Thursday 22 November 2012

Top 102 Albums. No 93 Harry Smith Anthology of American Folk Music

Top 102 Albums. No 93 
Harry Smith Anthology of American Folk Music - Various Artists

When I started this list of albums I laid out the two rules - no live albums and no compilations. I broke the rule on live albums early on and thought it was about time I broke the other. This various artists compliation is about as far from Now That's What I Call Music as you can go. Harry Smith was an eccentric, experimental filmmaker, artist and practitioner of magick who lived in the Chelsea Hotel where he was, late in his days, a friend of Robert Mapplethorpe and Patti Smith. This neatly connects him to Lenny Kaye who was responsible for the similarly influential compilation, Nuggets.

Both compilations highlight music that was dismissed as ephemeral and, particularly in the case of Smith's Anthology, in real and present danger of being lost. The tracks on this anthology are mostly (if not all) transferred from Smith's vast collections of '78's, a collection he made in part because the army was melting down vast amounts of 78's to recover the shellac. Nobody placed any value on these folksy items.

These sides tell us that the past can be as strange as any science fiction future we can imagine. There is an ineffable weirdness about some of these tracks. I often find my mind wandering when I listen to this, imagining parlours where this music played. These tracks all come from the late twenties and the early thirties but they can act as a signpost into the deeper past, into the time before sound was recorded, a time when the poor and illiterate, those who didn't play the concert halls, disappeared before they even died.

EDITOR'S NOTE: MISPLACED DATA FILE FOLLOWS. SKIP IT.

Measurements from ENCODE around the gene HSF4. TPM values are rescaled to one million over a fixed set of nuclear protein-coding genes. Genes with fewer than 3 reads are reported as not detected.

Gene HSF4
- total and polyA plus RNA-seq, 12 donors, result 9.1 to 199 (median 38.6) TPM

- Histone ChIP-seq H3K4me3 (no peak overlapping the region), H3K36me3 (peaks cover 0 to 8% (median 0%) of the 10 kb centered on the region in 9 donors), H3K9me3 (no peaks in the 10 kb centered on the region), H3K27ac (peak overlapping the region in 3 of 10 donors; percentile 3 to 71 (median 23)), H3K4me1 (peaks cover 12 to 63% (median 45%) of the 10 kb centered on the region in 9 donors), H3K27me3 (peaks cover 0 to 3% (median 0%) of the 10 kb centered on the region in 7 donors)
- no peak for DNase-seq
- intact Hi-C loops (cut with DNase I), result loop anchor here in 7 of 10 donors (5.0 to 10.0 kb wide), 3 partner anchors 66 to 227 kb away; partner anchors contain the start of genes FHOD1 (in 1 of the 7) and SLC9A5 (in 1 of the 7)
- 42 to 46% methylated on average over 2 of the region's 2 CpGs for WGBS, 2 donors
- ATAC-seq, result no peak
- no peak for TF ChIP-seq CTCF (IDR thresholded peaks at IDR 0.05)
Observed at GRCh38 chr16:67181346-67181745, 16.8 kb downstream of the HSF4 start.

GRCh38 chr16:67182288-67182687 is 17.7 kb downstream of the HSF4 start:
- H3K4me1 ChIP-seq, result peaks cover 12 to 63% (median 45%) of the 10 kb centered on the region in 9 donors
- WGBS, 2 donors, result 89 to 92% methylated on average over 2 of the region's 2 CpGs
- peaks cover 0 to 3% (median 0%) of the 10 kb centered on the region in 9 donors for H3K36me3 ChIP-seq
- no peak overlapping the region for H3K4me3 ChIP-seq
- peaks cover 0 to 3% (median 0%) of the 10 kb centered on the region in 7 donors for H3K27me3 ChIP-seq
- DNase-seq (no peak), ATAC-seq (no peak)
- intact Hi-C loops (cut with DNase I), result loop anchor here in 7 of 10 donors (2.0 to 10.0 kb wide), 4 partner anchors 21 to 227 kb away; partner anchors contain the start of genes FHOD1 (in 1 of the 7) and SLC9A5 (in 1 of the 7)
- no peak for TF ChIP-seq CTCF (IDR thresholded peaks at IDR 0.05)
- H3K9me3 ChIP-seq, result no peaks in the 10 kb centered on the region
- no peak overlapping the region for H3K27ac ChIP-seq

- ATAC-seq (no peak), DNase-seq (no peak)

It tempts me to cast my mind back to the music that would have entertained Shakespeare, music forgotten or transmuted by oral transferral over the centuries. Those who know their early Dylan will hear earlier versions of the melodies and/or the lyrics of some of Dylan's songs here. The folk tradition didn't frown on people reworking existing songs. That was the way it went. You can imagine musicians recreating songs from half remembered scraps so that a song's progeny are sometimes barely recognisable.

Here's an example of a song from the anthology and a much later folk song that shares a common ancestor.

This anthology always reminds me of Nick Tosches brilliant exploration of early recording star Emmett Miller in his brilliant Where Dead Voices Gather. He finds in Miller a precursor of the high lonesome style but he then finds in written records from hundreds of years before descriptions of minstrels singing and the descriptions sound like they too are describing the high lonesome style. Read Tosches' book and listen to Smith's gathering of dead voices. You'll know we only see the tip of the iceberg but without the ice buried beneath the waterline of time we wouldn't be afloat at all. (How mixed a metaphor is that?)

And for a bonus here's some Emmett Miller.


  1. I'm afraid this is a beard too far for me!